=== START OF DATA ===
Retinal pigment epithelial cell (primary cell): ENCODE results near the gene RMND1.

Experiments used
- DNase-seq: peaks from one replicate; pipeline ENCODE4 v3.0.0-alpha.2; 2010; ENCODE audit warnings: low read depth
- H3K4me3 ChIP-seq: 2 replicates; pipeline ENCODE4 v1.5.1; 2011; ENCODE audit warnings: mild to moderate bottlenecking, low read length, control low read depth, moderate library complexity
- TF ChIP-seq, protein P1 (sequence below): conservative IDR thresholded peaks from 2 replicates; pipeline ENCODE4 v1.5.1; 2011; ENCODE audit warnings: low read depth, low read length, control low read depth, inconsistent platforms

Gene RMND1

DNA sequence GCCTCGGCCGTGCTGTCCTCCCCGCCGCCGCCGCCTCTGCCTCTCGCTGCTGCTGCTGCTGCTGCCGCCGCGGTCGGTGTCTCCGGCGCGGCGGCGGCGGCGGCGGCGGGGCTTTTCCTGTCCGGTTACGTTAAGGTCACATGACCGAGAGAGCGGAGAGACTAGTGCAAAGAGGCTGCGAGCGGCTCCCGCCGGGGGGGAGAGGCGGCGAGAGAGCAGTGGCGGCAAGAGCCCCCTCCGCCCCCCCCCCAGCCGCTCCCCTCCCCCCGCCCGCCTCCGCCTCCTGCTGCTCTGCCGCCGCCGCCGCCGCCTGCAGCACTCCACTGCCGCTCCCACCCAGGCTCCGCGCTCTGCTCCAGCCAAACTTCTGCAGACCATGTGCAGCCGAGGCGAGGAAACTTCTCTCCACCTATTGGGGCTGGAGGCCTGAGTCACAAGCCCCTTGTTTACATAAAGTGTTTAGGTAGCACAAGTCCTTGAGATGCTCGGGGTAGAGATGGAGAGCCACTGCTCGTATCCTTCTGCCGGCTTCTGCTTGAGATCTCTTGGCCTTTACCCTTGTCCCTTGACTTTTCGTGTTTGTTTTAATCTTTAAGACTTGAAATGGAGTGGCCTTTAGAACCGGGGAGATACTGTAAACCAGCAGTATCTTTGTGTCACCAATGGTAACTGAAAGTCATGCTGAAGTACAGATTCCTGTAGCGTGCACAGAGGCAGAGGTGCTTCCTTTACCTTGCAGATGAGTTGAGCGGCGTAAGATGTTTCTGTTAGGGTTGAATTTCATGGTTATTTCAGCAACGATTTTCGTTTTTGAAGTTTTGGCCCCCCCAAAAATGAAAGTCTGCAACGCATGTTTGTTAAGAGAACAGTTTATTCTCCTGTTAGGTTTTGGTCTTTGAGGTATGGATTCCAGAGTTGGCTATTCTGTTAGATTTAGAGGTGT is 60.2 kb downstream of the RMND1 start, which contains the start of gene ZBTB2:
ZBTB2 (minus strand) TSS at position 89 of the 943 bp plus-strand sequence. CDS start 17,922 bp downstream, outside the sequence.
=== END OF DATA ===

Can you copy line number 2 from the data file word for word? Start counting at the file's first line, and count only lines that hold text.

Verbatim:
Experiments used